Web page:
History of the Winer Observatory

The Iowa Robotic Observatory (IRO) telescope (1997) The Irvin Marvin Winer Memorial Mobile Observatory, Inc. was incorporated in 1983 in the state of Maryland when its founders, Mark and Pat Trueblood, were living in the Washington, D.C. area. Mark's friend, Andrew J. Tomer suggested naming the observatory after a very special professor both had known when Mark was in graduate school in the Department of Physics at Wesleyan University. The U.S. Internal Revenue Service awarded Winer Observatory its preliminary ruling as a Section 501(c)(3) non-profit public charity in May 1984 and its final ruling in July 1989.

After Mark spent 18 years in the Washington, D.C. area working primarily in the aerospace industry, Mark and Pat moved to Tucson, Arizona in 1990 and began looking for a site for their home and observatory. They spent over six months looking at various real estate options before purchasing the land in Sonoita where the Winer Sonoita Field Station is located. In 1992, they moved into the new home they built, and within a couple years, they began work on the observatory building, performing construction tasks as funds became available.

Originally, the shop area of the building was to be about 25 feet wide by 50 feet long, and the observatory was to be about 25 feet wide by only 25 feet long. In early 1997, the University of Iowa inquired if it would be possible to place their Iowa Robotic Observatory telescope at our site. We were aware of the Fairborn Observatory and the concept of the "telescope farm", and decided to see if there was a market beyond the Iowa telescope. We extended the length of our observatory design by another 10 feet to 35 feet, submitted the final plans for approval by the County, and began construction in earnest. After the shop building was built and just as construction on the observatory section was about to begin, we decided to extend the length of the observatory as much as possible to 50 feet, so the roof would just barely fit on the shop (we later cleared everything with the County, and the inspector signed off on the building permit and let us occupy the building). The very evening we completed installing the roof drive system, the truck arrived from the University of Iowa with their telescope in October, 1997.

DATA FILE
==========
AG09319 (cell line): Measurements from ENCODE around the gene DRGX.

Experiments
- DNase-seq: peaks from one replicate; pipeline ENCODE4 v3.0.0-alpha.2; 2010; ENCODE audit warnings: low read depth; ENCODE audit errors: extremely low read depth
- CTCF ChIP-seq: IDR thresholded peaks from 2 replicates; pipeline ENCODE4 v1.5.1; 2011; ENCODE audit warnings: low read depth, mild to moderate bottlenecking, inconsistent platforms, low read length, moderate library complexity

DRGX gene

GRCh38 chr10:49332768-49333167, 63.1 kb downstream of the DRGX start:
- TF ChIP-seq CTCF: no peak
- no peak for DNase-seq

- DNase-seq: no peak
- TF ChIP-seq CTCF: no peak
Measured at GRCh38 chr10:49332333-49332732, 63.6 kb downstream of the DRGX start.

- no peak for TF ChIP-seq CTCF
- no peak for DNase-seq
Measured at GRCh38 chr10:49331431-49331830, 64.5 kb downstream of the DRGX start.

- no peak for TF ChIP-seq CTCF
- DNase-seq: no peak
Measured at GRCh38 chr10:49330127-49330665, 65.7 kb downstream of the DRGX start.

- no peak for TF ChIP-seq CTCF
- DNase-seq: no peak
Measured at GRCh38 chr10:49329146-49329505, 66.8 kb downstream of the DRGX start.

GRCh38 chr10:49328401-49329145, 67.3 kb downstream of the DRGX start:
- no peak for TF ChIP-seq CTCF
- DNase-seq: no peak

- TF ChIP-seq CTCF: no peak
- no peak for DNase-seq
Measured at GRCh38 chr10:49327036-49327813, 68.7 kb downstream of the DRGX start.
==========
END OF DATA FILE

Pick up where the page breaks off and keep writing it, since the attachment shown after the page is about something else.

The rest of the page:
Funds for the NASA Goddard Space Flight Center lunar coronagraph were provided by NASA Purchase Order NNG12PD38P. Any opinions, findings, and conclusions or recommendations expressed in these web pages are those of the author and do not necessarily reflect the views of the National Aeronautics and Space Administration.

A summary of our customer history appears below.

Table 1: Customer History
Customer Aperture (Inches) Mount Instrument Pad Installed Removed
Univ. of Iowa 20" R-C (made at U. Iowa) Alt-az Apogee SITe 1kx1kx24um 1 10/1997 9/2003
Winer Observatory Former U. Iowa 20" Alt-az Apogee SITe 1kx1kx24um 1 9/2003 1/2007
Tenagra Observatories 14" Celestron SCT GS-1100 Paramount Apogee SITe 512x512x24um 4 10/1998 7/1999
Spectashift.com 16" Meade SCT Equatorial Fiber-fed spectrograph 4 2/2000 3/2000
Washington Univ. in St. Louis 20" Torus R-C #1 Equatorial FLI SITe 1kx1kx24um 4 11/2000 4/2010
Washington Univ. in St. Louis 20" Torus R-C #2 Equatorial Apogee SITe 1kx1kx24um 2 11/2000 3/2003
ISS-AT / Astronomical League 14" Celestron SCT Astrophysics equatorial SBIG CCD imager 3 2/2002 9/2003
Univ. of Iowa 14.5" Torus R-C Equatorial FLI SITe 1kx1kx24um 5 5/2002 5/2007
Univ. of Iowa 14.5" Torus R-C Equatorial FLI Kodak 3kx3kx12um 1 9/2007 N/A
Spectashift.com 16" Meade SCT Equatorial Fiber-fed spectrograph 6 4/2004 5/2004
Ohio State Univ. 200 mm FL f/2.8 Paramount ME Apogee Kodak 4kx4kx9um 3 10/2004 N/A
Ohio State Univ. Meade 20" SCT Meade Max Mount FLI Fairchild 2k x 2k 5 4/2008 N/A
NASA/GSFC Lunar Coronagraph Paramount ME SBIG 6 1/2013 N/A
Adam Mickiewicz University PlaneWave CDK700 PlaneWave Fiber-fed spectrograph 2 10/2013 N/A

Page last updated on: June 5, 2014